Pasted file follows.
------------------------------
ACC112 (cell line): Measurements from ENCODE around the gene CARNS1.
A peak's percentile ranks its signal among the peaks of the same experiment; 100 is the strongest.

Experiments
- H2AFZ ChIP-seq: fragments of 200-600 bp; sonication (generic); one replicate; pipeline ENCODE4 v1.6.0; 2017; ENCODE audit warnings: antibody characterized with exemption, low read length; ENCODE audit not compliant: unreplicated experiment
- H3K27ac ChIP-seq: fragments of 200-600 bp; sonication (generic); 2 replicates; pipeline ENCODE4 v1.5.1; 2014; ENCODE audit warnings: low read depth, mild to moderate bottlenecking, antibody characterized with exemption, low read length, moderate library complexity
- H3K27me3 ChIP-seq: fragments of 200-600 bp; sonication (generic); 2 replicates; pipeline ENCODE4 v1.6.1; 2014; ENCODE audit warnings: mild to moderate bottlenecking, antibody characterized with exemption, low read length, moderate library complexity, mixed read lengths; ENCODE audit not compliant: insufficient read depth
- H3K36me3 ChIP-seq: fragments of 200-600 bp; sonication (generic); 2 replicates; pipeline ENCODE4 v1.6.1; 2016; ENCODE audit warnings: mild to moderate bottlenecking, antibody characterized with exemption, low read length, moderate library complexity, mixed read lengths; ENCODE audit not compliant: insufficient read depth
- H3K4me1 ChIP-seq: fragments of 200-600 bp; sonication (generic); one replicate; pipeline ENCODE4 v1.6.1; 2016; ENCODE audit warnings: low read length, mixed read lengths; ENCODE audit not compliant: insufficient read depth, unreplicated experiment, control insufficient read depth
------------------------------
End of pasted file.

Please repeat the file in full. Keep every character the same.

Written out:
ACC112 (cell line): Measurements from ENCODE around the gene CARNS1.
A peak's percentile ranks its signal among the peaks of the same experiment; 100 is the strongest.

Experiments
- H2AFZ ChIP-seq: fragments of 200-600 bp; sonication (generic); one replicate; pipeline ENCODE4 v1.6.0; 2017; ENCODE audit warnings: antibody characterized with exemption, low read length; ENCODE audit not compliant: unreplicated experiment
- H3K27ac ChIP-seq: fragments of 200-600 bp; sonication (generic); 2 replicates; pipeline ENCODE4 v1.5.1; 2014; ENCODE audit warnings: low read depth, mild to moderate bottlenecking, antibody characterized with exemption, low read length, moderate library complexity
- H3K27me3 ChIP-seq: fragments of 200-600 bp; sonication (generic); 2 replicates; pipeline ENCODE4 v1.6.1; 2014; ENCODE audit warnings: mild to moderate bottlenecking, antibody characterized with exemption, low read length, moderate library complexity, mixed read lengths; ENCODE audit not compliant: insufficient read depth
- H3K36me3 ChIP-seq: fragments of 200-600 bp; sonication (generic); 2 replicates; pipeline ENCODE4 v1.6.1; 2016; ENCODE audit warnings: mild to moderate bottlenecking, antibody characterized with exemption, low read length, moderate library complexity, mixed read lengths; ENCODE audit not compliant: insufficient read depth
- H3K4me1 ChIP-seq: fragments of 200-600 bp; sonication (generic); one replicate; pipeline ENCODE4 v1.6.1; 2016; ENCODE audit warnings: low read length, mixed read lengths; ENCODE audit not compliant: insufficient read depth, unreplicated experiment, control insufficient read depth